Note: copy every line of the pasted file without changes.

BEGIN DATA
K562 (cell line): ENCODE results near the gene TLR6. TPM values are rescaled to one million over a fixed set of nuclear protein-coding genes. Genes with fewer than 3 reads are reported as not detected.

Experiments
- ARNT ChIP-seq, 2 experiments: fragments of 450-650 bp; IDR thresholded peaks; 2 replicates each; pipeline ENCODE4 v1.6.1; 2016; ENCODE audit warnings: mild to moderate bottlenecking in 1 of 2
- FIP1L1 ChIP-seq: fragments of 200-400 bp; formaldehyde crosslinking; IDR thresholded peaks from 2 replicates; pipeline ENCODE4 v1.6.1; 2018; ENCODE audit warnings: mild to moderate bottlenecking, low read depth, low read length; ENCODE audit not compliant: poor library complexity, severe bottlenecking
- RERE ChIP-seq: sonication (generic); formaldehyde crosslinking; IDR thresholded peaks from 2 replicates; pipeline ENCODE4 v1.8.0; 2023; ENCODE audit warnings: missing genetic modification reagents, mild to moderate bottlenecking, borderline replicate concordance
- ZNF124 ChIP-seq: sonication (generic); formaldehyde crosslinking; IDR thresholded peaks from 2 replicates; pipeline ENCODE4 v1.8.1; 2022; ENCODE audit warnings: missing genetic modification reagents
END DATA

K562 (cell line): ENCODE results near the gene TLR6. TPM values are rescaled to one million over a fixed set of nuclear protein-coding genes. Genes with fewer than 3 reads are reported as not detected.

Experiments
- ARNT ChIP-seq, 2 experiments: fragments of 450-650 bp; IDR thresholded peaks; 2 replicates each; pipeline ENCODE4 v1.6.1; 2016; ENCODE audit warnings: mild to moderate bottlenecking in 1 of 2
- FIP1L1 ChIP-seq: fragments of 200-400 bp; formaldehyde crosslinking; IDR thresholded peaks from 2 replicates; pipeline ENCODE4 v1.6.1; 2018; ENCODE audit warnings: mild to moderate bottlenecking, low read depth, low read length; ENCODE audit not compliant: poor library complexity, severe bottlenecking
- RERE ChIP-seq: sonication (generic); formaldehyde crosslinking; IDR thresholded peaks from 2 replicates; pipeline ENCODE4 v1.8.0; 2023; ENCODE audit warnings: missing genetic modification reagents, mild to moderate bottlenecking, borderline replicate concordance
- ZNF124 ChIP-seq: sonication (generic); formaldehyde crosslinking; IDR thresholded peaks from 2 replicates; pipeline ENCODE4 v1.8.1; 2022; ENCODE audit warnings: missing genetic modification reagents